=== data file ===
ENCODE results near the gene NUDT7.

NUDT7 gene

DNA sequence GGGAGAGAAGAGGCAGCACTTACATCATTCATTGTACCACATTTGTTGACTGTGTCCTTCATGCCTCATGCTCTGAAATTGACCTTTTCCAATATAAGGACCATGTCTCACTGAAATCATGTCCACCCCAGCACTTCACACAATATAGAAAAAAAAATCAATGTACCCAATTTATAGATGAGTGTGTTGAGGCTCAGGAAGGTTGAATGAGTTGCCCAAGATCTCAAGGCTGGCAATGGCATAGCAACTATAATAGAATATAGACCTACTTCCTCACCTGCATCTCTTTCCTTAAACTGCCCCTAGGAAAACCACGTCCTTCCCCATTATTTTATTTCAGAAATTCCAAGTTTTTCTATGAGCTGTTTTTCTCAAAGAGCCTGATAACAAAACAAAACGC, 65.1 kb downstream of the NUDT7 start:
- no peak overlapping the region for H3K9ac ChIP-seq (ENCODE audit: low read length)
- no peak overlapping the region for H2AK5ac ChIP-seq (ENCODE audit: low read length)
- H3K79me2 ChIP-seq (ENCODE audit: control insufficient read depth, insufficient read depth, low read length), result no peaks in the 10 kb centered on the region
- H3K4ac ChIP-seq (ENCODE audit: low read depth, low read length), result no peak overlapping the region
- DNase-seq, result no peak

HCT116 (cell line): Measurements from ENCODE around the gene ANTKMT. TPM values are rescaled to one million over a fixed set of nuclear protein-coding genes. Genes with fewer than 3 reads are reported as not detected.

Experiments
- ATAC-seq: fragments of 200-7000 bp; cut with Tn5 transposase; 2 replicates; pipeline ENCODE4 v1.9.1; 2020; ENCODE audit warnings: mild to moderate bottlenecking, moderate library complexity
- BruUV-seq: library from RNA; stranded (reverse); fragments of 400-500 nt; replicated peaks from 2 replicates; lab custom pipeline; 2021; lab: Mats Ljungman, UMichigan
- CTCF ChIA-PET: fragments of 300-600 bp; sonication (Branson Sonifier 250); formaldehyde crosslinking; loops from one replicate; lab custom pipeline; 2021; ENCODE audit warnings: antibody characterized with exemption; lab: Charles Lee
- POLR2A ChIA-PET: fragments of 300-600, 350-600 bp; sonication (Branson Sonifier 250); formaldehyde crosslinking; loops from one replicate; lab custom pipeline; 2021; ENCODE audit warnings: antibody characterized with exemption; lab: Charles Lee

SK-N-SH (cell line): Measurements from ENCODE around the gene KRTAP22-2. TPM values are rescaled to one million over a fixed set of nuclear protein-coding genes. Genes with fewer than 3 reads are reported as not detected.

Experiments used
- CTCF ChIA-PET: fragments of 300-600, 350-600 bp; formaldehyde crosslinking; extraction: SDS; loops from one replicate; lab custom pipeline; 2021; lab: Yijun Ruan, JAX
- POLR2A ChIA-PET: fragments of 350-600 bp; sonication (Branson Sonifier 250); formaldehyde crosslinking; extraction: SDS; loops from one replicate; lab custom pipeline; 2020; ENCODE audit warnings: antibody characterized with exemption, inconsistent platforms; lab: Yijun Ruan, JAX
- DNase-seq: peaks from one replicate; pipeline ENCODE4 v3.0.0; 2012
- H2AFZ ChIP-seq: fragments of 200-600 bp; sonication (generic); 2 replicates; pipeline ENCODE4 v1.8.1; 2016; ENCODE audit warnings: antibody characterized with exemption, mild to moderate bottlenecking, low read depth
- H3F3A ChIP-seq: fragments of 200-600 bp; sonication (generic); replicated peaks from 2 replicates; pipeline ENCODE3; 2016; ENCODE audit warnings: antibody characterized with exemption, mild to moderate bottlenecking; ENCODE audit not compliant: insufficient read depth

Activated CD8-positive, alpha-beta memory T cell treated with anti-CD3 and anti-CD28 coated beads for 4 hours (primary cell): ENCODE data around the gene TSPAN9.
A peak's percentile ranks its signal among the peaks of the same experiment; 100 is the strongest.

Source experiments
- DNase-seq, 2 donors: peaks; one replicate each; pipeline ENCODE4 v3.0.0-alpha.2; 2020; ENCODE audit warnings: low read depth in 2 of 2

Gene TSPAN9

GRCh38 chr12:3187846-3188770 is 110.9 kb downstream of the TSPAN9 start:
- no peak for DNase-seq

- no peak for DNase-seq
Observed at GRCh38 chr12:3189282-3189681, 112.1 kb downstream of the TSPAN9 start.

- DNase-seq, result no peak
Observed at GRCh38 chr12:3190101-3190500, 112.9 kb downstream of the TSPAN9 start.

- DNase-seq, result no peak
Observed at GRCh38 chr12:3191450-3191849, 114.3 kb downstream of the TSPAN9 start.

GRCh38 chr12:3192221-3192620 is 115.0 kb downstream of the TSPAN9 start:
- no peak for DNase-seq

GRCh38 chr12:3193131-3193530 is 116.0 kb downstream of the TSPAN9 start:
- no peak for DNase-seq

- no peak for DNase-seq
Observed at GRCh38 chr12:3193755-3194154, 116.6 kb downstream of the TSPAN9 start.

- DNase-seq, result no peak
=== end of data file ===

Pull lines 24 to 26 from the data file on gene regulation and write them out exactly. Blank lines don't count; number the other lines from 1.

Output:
Source experiments
- DNase-seq, 2 donors: peaks; one replicate each; pipeline ENCODE4 v3.0.0-alpha.2; 2020; ENCODE audit warnings: low read depth in 2 of 2

Gene TSPAN9